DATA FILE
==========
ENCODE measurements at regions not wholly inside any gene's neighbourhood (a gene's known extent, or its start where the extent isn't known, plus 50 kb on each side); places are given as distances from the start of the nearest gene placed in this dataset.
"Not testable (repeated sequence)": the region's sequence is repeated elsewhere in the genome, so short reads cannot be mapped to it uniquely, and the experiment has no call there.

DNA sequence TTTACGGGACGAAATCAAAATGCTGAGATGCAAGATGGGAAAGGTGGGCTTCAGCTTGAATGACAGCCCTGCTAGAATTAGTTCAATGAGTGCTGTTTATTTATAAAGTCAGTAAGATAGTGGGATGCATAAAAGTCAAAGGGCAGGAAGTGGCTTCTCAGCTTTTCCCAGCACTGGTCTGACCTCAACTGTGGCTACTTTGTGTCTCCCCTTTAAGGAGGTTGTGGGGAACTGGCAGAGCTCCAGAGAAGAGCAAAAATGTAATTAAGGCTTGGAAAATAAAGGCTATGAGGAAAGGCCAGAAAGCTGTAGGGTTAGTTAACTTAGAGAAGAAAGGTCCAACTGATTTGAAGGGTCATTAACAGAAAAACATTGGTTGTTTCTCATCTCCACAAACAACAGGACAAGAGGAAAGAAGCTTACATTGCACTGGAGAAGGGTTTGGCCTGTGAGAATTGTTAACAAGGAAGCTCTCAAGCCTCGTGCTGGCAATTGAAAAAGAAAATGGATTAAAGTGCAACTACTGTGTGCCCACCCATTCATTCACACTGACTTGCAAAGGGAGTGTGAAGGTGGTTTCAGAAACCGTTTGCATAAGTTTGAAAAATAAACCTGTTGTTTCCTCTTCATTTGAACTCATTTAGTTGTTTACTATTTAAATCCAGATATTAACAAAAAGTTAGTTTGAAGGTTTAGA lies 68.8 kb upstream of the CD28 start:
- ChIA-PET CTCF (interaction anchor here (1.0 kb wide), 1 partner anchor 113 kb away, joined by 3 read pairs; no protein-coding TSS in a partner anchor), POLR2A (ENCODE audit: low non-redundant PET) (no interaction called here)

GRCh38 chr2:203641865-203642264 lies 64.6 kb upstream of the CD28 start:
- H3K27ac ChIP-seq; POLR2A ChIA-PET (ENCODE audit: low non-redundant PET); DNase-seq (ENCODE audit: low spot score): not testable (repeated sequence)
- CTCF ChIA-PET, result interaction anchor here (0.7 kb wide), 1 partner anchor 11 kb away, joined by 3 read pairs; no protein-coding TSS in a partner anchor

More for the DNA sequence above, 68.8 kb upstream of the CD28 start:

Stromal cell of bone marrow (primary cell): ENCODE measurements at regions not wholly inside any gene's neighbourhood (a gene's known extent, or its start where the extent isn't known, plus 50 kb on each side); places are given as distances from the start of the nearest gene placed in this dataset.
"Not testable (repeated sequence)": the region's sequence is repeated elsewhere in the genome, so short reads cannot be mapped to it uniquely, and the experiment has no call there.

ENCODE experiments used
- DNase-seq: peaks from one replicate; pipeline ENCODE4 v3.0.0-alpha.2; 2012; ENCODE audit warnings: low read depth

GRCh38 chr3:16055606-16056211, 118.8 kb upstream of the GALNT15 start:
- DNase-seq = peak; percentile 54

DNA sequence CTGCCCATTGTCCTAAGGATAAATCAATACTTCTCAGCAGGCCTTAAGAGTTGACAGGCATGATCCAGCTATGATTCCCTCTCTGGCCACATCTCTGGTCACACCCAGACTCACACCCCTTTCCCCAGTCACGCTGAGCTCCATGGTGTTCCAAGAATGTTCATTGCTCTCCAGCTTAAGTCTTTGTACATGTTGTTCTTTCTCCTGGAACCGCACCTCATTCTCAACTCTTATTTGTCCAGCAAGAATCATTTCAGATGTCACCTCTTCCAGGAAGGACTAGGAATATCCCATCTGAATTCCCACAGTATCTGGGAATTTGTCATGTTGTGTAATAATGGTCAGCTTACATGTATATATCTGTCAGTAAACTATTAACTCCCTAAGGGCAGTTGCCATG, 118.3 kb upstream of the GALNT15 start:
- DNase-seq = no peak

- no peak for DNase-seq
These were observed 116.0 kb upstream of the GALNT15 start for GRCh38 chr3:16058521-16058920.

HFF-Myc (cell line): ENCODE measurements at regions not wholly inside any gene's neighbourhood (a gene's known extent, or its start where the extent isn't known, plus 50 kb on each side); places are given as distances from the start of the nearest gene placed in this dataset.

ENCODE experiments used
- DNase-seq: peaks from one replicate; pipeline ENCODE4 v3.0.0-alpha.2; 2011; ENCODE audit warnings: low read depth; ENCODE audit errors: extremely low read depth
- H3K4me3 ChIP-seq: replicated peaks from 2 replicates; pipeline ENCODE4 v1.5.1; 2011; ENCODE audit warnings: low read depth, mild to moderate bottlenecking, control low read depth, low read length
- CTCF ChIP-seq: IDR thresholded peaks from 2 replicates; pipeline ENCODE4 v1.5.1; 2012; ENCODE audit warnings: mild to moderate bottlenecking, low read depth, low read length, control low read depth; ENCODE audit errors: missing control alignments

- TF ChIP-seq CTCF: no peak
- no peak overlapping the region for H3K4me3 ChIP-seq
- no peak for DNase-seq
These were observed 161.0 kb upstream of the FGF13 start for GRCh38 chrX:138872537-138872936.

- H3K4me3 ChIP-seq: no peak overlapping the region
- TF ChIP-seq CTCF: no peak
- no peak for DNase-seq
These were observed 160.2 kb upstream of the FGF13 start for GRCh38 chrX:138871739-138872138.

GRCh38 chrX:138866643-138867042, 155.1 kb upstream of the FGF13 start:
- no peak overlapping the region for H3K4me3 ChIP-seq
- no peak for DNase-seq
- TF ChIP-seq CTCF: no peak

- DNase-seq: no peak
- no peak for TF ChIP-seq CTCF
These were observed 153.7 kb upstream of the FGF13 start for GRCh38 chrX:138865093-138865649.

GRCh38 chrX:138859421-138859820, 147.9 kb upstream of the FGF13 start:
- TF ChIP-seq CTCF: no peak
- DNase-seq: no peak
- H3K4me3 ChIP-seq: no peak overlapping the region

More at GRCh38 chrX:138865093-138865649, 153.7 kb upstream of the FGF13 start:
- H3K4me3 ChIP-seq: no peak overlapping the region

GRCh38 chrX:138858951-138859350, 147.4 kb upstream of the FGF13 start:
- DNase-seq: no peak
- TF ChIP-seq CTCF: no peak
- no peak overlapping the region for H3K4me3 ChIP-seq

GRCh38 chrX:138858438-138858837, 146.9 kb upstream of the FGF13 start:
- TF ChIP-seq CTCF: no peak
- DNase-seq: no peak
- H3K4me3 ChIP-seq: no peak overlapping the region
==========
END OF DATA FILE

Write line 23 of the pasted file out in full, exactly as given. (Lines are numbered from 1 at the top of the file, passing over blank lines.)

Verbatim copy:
- CTCF ChIP-seq: IDR thresholded peaks from 2 replicates; pipeline ENCODE4 v1.5.1; 2012; ENCODE audit warnings: mild to moderate bottlenecking, low read depth, low read length, control low read depth; ENCODE audit errors: missing control alignments